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  • Writer's pictureIan Bromham

Left in the DARK....

Updated: Mar 31, 2023

Bearded dragons are active during the day and require their lights and heat turned off at night in captivity.
Bearded Dragon at Night

What to do with your Beardie after dark?

One of the most common questions I get asked or that see people asking on social media forums is, “what kind of lighting do I give my Beardie at night?”

Unfortunately, there is a lot of old information being passed around these days about using red lights for heat at night.

Red lights are dangerous.... Don't use them for your Beardie.

I tell all my customers to mimic our day/night cycle. When it gets dark outside, the lights in your beardies enclosures should be off.

Unless you live in the Arctic Circle where it’s the land of the midnight sun, please turn off all lights at night.

Adult Bearded Dragons.

For my adult Beardies I give them a 12night and 12 hour day cycle.

Leading into winter I slowly reduce the daylight hours of my adults to prepare them for their brumation cycle.

Babies and Juveniles.

As I want the growth of my Baby Beardies to be accelerated, I give them 14 hour days and 10 hour nights.

This gives them more time to bask and soak up the GOODNESS that is UVB. As it extends their day, their opportunities to eat are also increased.

I provide all my babies some night heat in the way of a warm house. If your house or the room where your beardies enclosure is cold, they would benefit from a ceramic heat emitter.

The first few months of development is crucial for a healthy and robust dragon, so keeping your babies heated in the low 20’s at night will encourage a quicker feeding response in the morning.

Think about it.....

If your baby beardie cools down to 10-15 degrees Celsius at night, they need to heat up to 38-40 degrees to drive their appetite the next morning. The extra 10 degrees of warmth at night will shorten the time you need to wait to feed them.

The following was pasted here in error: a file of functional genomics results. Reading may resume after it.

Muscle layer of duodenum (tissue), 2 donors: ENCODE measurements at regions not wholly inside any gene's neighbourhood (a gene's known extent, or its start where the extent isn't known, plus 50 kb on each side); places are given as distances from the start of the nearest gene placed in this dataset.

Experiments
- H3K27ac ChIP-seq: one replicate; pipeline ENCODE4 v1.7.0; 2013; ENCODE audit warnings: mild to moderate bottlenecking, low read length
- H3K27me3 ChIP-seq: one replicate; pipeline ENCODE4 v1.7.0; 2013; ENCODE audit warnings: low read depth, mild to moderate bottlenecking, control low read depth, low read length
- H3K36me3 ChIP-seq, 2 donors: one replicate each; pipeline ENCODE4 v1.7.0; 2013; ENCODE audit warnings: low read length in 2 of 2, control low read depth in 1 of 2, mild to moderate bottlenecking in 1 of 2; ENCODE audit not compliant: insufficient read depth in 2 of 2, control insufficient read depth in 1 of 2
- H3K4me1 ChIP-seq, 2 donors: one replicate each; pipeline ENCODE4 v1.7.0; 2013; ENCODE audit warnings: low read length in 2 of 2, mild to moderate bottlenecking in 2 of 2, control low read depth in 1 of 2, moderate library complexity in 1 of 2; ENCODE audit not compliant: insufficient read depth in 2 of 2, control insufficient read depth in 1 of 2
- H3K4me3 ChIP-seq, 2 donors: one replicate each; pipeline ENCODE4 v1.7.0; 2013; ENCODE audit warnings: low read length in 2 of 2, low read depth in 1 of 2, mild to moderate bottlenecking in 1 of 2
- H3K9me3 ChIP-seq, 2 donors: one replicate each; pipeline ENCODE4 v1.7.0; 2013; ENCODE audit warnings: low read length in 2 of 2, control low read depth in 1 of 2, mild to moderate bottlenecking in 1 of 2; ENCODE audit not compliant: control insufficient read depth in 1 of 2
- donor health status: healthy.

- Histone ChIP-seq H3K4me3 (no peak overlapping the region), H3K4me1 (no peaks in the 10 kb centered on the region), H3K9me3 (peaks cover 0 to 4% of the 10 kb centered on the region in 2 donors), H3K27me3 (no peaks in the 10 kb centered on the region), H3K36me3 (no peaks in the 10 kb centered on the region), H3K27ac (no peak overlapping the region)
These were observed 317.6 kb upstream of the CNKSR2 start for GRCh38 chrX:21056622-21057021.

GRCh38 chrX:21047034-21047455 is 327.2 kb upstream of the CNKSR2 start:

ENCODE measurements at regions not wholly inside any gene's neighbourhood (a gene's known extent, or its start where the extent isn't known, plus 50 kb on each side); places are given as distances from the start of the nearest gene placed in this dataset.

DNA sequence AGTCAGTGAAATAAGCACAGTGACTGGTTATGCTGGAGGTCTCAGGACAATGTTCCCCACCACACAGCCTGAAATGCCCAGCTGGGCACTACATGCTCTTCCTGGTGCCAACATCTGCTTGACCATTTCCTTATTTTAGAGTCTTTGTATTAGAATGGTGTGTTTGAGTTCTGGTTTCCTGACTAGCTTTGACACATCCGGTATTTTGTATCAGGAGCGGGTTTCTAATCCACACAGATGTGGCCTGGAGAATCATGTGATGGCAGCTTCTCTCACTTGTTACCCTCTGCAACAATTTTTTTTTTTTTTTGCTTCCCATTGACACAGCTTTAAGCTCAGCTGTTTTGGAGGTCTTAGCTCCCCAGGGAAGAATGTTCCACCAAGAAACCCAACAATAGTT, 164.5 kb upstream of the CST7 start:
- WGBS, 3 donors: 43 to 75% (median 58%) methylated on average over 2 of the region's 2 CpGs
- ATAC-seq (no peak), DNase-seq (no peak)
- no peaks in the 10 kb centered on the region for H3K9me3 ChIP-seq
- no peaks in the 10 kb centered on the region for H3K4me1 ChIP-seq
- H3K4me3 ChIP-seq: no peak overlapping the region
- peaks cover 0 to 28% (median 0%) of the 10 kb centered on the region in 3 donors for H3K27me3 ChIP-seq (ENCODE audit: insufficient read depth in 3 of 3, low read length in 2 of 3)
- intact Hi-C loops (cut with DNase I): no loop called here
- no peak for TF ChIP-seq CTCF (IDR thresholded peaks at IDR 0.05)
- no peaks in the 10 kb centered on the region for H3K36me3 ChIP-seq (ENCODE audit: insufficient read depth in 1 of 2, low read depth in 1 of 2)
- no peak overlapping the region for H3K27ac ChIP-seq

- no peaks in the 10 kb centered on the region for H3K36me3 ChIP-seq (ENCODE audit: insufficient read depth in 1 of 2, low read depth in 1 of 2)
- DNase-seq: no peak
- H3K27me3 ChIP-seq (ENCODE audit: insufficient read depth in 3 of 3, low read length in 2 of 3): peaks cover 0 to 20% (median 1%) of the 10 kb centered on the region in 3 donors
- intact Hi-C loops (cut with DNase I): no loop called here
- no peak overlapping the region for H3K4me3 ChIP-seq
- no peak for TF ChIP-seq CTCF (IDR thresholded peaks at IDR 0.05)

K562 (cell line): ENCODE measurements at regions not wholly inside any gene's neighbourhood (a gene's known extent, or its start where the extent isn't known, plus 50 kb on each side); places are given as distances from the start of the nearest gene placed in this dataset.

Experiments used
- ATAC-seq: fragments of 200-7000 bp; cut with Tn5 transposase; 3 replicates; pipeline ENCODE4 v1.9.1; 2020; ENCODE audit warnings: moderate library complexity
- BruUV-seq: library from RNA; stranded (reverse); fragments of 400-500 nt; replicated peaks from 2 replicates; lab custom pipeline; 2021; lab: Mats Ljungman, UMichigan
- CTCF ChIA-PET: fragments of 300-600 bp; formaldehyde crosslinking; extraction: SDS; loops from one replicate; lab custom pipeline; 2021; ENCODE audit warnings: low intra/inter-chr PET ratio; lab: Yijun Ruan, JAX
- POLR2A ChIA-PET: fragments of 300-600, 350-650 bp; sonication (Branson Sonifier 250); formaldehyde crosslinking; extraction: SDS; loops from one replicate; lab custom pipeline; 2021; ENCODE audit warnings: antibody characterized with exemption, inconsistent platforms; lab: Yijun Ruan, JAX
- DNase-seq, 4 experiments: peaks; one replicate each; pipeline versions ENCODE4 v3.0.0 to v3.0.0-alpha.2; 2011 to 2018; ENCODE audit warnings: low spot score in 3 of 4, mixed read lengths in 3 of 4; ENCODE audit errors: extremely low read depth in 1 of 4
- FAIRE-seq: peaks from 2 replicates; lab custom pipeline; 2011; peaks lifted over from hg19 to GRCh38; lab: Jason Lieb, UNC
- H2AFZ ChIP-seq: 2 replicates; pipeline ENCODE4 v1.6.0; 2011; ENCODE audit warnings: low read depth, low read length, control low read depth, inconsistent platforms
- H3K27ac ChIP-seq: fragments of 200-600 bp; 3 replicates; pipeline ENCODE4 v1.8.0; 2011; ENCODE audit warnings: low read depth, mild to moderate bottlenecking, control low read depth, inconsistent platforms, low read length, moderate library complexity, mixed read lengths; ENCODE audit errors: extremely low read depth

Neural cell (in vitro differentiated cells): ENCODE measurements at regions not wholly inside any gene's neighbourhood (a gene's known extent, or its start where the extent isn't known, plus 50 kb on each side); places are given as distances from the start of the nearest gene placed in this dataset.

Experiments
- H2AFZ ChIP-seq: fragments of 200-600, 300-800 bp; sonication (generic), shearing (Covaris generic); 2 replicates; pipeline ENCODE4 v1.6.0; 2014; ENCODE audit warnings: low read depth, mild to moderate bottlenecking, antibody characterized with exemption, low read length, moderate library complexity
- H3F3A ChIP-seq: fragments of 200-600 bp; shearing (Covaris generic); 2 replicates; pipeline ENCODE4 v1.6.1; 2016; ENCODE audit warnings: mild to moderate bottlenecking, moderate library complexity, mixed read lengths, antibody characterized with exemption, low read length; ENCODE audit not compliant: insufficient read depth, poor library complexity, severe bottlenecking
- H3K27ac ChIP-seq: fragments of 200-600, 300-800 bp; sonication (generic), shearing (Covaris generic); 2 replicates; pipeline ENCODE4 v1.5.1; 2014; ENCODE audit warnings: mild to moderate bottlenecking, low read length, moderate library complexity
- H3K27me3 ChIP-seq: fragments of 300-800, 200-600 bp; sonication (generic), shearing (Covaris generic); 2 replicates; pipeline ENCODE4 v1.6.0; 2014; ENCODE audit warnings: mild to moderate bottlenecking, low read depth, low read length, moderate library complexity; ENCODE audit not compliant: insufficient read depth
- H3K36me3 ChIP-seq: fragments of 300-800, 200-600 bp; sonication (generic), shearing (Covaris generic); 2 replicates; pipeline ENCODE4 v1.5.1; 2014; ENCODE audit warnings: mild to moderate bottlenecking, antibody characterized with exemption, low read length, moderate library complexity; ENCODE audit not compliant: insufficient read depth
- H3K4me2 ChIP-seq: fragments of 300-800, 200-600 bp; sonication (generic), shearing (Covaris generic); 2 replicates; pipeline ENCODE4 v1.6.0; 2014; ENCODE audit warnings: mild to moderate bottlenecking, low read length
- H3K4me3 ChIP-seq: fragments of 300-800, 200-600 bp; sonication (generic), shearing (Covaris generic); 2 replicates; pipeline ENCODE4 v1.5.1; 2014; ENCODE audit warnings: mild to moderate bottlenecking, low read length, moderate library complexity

Follow this link for Bearded Dragon Care sheets.

Bearded Dragon at Night
Bearded Dragon at Night

The scorching desert extremes.

Daytime in the desert brings scorching temperatures along with the blinding sunlight, the contrast to this is the chilling nights.

As bearded dragons are cold blooded, they thrive in the daytime heat and exploit open spaces to soak up the UVB.

They are often seen basking on a rocky outcrop, a tree stump and even fence posts.

As I discuss in my earlier blog “is sand KILLING my Beardie”, bearded dragons are known to burrow underground to lay their eggs and they also escape the cold weather and predators to brumate underground.

I discuss this further in my YouTube video "is sand KILING my Beardie?"

This is because the first 10-20cm of soil retains a great deal of heat from throughout the day.

Yeah by why does that matter, we are talking about beardies in captivity?

I’ve lost count of how many times I’ve heard the argument for tinted lights that replicate the moons glow or that the desert is cold therefor a beardie doesn’t need night heat.

To put it simply..... there is no moonlight underground and the chill of a desert night doesn’t affect a dragon’s burrow.

Red lights.

There is research to show that red lights in particular are damaging to a bearded dragon’s eyes.

As I’ve already stated above, there is no need for any night light no matter the colour.

Even if this is just an old urban myth to scare us....... good enough for me!!

Final thoughts.

Please make sure your bearded dragons lights are off at night.

If you love your A/C cranking at night when you go to bed, I would recommend a ceramic heat emitter for night warmth.

Adult Bearded dragons don't need any heat at all at night, but we will discuss this topic in further detail later in the series.

Finally, when the lights are off in the Beardies enclosure, leave them alone. Now is not the time for cuddles.

Now is the time to be left in the dark.

Please feel free to send us some feedback below.


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